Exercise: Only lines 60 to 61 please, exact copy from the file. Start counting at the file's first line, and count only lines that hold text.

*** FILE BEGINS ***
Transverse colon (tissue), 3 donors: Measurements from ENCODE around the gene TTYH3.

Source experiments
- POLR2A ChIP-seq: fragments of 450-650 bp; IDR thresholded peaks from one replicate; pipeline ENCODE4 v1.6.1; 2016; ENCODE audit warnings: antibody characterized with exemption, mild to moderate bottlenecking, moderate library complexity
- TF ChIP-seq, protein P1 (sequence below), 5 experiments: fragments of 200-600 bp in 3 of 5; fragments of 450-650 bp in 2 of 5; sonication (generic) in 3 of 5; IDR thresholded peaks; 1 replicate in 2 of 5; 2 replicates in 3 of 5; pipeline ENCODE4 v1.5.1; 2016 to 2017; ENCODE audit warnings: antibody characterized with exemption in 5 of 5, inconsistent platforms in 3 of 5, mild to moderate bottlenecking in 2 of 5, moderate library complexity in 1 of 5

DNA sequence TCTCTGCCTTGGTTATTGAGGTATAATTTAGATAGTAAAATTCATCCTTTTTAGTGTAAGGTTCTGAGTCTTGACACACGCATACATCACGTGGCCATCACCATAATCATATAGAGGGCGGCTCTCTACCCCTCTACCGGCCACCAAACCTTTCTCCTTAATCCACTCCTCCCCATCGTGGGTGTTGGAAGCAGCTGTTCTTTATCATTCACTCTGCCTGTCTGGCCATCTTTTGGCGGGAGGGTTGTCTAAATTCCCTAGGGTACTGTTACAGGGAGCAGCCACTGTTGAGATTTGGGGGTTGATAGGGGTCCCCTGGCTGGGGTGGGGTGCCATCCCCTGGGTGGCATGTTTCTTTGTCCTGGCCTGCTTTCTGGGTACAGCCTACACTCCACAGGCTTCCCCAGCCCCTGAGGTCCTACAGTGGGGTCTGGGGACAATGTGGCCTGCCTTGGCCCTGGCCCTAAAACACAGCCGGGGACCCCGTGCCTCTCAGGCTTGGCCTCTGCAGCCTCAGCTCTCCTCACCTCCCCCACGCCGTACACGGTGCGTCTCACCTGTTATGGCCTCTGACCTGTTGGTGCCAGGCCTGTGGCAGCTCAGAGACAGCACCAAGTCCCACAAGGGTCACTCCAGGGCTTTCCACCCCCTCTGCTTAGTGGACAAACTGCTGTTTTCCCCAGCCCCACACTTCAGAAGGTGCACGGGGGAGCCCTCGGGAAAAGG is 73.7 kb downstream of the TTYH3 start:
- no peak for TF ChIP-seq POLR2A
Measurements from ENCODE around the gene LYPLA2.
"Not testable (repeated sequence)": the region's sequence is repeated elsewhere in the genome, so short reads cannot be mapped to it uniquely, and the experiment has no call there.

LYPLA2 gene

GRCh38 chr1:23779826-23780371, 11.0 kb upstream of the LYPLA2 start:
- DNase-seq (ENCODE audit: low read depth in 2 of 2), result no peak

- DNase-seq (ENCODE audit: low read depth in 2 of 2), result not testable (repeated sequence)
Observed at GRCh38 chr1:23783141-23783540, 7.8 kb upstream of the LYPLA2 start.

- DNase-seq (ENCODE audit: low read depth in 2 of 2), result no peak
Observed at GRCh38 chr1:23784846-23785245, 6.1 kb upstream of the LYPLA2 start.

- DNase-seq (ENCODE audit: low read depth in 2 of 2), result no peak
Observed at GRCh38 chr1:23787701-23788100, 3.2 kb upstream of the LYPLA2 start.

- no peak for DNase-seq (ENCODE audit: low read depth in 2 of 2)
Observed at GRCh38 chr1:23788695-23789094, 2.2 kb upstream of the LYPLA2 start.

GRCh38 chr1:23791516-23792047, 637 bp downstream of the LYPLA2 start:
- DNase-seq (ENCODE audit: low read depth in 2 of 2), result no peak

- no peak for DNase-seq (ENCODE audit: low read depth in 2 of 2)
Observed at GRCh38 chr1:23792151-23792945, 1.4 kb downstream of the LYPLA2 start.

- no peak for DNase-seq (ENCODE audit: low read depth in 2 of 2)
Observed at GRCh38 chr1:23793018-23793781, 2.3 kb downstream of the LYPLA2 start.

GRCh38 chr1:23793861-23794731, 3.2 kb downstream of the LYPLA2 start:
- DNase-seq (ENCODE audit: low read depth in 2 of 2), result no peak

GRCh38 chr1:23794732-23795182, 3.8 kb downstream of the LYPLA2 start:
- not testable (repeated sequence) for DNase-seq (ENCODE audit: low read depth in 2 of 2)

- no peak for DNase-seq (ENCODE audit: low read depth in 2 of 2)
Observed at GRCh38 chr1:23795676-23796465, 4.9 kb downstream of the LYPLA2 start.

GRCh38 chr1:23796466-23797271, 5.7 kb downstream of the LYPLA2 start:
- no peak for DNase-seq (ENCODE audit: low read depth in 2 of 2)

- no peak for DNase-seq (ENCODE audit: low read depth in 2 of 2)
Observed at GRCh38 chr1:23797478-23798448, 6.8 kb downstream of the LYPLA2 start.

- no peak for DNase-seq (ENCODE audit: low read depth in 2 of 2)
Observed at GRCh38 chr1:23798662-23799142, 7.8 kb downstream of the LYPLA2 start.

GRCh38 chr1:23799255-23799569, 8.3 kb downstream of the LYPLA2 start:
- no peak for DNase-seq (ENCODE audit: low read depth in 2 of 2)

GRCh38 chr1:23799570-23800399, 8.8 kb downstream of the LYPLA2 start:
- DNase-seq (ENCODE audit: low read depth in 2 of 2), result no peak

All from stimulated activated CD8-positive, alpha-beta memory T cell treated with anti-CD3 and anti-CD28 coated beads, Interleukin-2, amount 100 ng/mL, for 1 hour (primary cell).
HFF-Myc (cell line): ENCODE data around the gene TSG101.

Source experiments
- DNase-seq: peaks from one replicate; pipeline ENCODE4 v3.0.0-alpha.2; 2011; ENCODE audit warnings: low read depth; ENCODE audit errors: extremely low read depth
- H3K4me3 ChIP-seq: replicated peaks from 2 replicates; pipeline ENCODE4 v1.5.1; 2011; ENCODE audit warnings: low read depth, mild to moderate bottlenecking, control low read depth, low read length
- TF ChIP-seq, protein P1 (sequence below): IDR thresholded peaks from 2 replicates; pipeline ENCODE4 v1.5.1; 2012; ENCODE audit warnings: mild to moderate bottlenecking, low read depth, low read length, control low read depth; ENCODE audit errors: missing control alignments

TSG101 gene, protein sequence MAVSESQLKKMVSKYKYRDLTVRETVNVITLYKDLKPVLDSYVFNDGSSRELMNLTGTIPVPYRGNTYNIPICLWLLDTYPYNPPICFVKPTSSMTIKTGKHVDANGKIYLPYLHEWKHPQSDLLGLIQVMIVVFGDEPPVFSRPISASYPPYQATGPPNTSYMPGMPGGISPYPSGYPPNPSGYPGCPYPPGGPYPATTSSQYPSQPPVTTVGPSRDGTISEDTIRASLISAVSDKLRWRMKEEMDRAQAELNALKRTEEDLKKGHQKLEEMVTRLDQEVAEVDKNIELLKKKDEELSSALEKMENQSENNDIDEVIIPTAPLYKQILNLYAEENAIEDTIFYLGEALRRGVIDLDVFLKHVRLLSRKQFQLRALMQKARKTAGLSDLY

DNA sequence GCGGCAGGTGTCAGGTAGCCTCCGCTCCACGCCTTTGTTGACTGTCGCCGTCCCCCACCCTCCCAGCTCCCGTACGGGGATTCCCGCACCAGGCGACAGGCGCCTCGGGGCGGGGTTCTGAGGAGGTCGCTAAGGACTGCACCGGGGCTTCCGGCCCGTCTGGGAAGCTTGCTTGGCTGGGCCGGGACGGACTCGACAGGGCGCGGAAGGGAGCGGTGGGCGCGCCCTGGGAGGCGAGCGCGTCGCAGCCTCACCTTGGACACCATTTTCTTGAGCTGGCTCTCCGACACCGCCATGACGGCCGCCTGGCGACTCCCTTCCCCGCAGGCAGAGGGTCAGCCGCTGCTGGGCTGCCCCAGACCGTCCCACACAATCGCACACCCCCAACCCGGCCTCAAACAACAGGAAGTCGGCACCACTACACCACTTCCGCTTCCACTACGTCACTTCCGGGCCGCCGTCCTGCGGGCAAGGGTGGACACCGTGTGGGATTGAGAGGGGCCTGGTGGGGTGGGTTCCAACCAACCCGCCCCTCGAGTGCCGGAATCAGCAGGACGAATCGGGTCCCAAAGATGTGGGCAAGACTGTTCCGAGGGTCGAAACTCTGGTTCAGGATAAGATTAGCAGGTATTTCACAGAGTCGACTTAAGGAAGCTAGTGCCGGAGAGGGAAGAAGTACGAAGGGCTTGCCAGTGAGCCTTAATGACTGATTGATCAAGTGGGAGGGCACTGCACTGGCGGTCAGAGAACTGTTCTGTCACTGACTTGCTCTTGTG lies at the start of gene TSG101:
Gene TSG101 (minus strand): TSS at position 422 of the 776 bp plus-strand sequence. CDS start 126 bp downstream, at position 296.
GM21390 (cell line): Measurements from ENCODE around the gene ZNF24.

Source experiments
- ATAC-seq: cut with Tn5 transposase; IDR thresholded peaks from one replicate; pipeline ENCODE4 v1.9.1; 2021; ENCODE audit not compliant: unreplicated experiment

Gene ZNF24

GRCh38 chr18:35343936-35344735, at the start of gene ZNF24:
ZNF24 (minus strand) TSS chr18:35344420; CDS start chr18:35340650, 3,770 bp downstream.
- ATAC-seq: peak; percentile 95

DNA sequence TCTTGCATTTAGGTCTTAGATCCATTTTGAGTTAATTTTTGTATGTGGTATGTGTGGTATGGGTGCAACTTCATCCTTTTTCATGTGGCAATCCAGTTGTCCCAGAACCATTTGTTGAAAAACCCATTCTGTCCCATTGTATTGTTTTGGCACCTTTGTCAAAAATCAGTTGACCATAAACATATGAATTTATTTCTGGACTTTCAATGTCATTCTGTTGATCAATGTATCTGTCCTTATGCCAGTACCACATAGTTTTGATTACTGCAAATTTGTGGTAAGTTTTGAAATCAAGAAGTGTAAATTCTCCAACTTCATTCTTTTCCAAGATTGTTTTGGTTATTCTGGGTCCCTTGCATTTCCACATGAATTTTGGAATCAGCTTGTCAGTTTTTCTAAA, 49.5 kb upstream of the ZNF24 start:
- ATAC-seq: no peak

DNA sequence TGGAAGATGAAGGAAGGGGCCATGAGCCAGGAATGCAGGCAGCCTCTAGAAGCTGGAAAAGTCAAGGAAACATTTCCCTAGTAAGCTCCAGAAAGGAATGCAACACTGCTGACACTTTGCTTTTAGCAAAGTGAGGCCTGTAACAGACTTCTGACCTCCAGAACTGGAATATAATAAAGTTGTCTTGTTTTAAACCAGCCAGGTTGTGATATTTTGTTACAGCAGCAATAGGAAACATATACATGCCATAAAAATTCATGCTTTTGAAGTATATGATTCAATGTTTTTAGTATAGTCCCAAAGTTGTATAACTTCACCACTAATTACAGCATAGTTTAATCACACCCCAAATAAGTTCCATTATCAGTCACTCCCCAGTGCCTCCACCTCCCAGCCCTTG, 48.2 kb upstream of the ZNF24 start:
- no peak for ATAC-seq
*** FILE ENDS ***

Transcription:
DNA sequence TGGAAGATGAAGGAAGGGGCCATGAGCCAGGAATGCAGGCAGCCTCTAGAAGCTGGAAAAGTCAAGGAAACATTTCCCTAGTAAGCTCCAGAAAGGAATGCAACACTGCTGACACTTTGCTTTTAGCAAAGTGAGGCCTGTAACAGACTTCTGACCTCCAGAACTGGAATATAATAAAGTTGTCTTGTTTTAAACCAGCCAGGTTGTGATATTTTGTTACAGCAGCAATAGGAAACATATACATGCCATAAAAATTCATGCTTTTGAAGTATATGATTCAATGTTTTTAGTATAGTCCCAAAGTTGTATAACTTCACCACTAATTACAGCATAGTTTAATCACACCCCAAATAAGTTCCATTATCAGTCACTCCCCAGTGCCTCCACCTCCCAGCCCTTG, 48.2 kb upstream of the ZNF24 start:
- no peak for ATAC-seq